Sunflowers (Helianthus annuus) – an obvious choice for many reasons; children can grow them with ease, they’ll tower above everyone in a matter of weeks and the heads form great birdfeeders when the flowers go over.

I’m sure I’ve missed out some worthy candidates so please feel free to let me know my inexcusable ommissions.  Right now though I’d best get back to reality and shift some more spent mushroom compost.

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The Perils of Designing on Your Doorstep

I’m guest blogging today on Landscape Juice, so click through if you want to find out how I’ve landed myself with the trickiest of design jobs – a garden with no space and even less budget for my son’s pre-school…

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Planting Sweet Peas

Having disappeared for a very long walk this morning – leaving Monkey Man (MM) in charge of all three kids – I felt I needed to put in some child-based time this afternoon.  I would have taken them outside, but it was drizzling and chilly, so far safer to do some indoor gardening.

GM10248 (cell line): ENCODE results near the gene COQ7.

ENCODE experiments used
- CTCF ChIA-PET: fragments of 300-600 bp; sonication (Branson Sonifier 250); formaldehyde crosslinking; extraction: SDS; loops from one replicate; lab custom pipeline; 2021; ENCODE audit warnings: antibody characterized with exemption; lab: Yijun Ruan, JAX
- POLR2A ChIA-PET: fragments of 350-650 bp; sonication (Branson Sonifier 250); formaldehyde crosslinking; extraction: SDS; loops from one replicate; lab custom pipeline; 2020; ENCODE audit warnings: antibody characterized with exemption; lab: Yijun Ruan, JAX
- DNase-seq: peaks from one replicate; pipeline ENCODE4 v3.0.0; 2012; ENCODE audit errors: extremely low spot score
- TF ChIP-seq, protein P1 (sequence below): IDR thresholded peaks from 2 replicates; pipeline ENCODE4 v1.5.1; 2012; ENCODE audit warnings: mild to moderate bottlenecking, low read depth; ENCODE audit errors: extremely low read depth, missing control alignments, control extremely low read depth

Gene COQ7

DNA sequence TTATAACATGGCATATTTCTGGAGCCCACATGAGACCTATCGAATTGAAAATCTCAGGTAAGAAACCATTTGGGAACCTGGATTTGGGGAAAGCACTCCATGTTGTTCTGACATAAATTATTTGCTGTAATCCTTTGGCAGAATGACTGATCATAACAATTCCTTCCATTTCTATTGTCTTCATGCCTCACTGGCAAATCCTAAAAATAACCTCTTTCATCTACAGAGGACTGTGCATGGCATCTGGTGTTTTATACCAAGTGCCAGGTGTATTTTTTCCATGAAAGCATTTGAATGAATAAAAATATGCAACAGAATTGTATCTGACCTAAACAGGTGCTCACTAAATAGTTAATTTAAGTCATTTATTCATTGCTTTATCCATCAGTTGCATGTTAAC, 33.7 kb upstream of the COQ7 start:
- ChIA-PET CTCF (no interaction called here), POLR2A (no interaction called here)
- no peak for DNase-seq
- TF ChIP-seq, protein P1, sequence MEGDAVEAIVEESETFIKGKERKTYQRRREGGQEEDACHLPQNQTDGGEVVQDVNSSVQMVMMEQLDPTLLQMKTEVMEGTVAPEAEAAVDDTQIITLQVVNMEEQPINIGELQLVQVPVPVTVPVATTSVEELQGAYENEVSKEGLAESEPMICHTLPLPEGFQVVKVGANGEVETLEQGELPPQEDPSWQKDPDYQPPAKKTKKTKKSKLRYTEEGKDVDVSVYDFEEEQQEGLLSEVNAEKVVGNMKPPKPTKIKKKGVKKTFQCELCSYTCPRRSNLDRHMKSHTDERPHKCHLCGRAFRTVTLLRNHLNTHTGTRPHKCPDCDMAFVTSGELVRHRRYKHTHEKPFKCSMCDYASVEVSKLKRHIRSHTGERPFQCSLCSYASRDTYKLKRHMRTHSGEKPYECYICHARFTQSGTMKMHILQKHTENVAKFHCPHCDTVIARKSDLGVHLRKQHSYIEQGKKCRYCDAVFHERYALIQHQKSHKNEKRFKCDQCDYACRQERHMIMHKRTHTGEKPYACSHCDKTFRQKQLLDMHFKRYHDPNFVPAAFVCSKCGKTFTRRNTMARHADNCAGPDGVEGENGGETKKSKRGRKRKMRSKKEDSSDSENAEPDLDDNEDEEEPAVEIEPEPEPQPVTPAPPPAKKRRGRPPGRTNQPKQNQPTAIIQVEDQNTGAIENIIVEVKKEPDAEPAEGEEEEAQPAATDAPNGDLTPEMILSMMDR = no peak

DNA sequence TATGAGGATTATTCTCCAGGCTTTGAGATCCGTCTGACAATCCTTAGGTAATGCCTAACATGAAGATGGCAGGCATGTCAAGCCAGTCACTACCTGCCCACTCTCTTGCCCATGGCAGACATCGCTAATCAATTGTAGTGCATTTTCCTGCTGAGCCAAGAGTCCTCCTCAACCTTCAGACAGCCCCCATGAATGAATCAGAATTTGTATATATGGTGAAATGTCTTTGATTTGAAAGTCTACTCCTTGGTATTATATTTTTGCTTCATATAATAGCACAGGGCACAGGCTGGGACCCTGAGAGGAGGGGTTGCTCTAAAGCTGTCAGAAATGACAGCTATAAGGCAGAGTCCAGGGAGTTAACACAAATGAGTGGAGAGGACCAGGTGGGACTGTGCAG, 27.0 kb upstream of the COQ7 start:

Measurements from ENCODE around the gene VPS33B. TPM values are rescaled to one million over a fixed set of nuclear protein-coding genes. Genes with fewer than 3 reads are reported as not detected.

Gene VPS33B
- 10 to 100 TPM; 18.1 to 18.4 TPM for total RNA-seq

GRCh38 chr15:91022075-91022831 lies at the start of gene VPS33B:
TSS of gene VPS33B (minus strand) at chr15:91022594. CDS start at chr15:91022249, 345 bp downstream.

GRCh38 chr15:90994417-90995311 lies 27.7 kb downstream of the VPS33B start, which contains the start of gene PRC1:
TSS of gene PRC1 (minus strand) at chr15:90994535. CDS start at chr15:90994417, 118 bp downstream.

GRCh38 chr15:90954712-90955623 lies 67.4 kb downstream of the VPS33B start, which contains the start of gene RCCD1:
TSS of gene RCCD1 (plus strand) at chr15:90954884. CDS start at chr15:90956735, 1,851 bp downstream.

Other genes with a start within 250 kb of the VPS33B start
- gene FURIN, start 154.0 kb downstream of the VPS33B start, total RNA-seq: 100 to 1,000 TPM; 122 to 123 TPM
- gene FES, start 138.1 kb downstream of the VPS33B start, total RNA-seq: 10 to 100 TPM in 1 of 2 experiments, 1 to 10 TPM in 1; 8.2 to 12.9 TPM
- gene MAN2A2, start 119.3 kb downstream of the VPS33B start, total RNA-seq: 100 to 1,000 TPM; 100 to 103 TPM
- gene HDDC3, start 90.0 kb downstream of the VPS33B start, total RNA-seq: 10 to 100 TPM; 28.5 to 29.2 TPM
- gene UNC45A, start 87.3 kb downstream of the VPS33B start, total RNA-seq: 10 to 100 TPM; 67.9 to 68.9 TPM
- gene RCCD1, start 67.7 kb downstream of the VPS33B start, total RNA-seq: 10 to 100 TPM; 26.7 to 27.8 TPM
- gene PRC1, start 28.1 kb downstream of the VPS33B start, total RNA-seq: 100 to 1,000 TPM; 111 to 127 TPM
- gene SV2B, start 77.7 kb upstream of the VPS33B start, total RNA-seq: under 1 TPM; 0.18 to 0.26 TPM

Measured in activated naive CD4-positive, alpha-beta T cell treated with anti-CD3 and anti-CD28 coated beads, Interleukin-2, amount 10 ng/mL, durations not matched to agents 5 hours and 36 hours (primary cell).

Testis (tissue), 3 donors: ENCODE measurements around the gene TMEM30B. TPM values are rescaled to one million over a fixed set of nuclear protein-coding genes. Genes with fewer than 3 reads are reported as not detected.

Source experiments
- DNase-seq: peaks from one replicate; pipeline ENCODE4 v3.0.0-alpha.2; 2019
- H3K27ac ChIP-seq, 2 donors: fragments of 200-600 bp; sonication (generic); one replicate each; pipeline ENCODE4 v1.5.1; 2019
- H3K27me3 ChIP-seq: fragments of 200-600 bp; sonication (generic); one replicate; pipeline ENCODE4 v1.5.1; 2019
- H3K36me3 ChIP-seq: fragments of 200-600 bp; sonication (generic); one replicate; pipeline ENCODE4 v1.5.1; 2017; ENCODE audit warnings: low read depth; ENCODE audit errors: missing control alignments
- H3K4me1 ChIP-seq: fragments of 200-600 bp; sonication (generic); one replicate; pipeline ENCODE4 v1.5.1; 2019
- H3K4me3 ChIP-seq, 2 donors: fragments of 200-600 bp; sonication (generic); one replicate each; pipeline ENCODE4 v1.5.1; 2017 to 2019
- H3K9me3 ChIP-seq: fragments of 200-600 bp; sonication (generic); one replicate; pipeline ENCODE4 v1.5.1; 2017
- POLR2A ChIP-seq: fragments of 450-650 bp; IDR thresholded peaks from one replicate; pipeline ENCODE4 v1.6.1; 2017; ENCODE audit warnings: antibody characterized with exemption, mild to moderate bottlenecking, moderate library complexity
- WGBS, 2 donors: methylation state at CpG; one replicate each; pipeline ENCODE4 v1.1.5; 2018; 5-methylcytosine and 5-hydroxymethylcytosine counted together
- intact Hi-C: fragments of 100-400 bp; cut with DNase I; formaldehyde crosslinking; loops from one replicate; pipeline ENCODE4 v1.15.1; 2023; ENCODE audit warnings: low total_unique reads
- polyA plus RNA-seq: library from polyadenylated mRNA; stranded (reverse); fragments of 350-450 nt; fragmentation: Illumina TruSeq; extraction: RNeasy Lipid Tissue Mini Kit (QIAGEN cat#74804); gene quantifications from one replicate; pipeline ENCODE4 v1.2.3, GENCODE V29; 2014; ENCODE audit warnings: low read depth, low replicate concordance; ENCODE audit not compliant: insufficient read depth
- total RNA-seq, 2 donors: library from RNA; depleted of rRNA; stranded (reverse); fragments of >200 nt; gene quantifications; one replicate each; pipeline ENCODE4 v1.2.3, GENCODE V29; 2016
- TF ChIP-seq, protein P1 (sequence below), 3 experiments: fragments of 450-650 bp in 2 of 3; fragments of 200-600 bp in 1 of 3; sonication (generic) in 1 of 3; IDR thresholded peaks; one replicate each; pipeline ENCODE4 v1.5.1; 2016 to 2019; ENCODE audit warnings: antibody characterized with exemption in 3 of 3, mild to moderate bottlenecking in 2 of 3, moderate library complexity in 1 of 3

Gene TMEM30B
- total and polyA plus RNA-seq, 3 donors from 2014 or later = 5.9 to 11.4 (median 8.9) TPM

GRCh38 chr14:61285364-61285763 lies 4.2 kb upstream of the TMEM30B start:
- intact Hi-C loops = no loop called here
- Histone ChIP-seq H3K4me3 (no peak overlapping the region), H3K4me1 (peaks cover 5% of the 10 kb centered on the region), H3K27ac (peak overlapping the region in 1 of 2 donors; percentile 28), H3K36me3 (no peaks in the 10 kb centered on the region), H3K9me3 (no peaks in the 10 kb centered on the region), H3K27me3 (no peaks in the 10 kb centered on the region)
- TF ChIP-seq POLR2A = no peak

I decided on a bit of sweet pea planting.  This offers a lot to keep children interested and it guaranteed MM an hour’s peace and quiet with Radio Five Live.

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First of all we made some eco-friendly plant pots.  For each one, you need a sheet of tabloid size newspaper which you fold in half then wrap around a suitable sized object (we used an old juice bottle) before sticking it together with sellotape. 

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You will have some excess newspaper below the base of your bottle which you simply fold upwards, shape around the bottle and sellotape it down to form the base of the pot.  Finally, simply slip your ‘pot’ off the bottle.

You can even create a pot without tape – if you’re adept at origami – just have a look at http://www.geocities.com/newspaperpots/.

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Now things get messy.  You will need to get a large bowl of compost from which the children can fill the pots.  I have a length of oil cloth which I use to cover the kitchen table for this sort of indoor gardening activity – you can buy this by the metre at any fabric shop.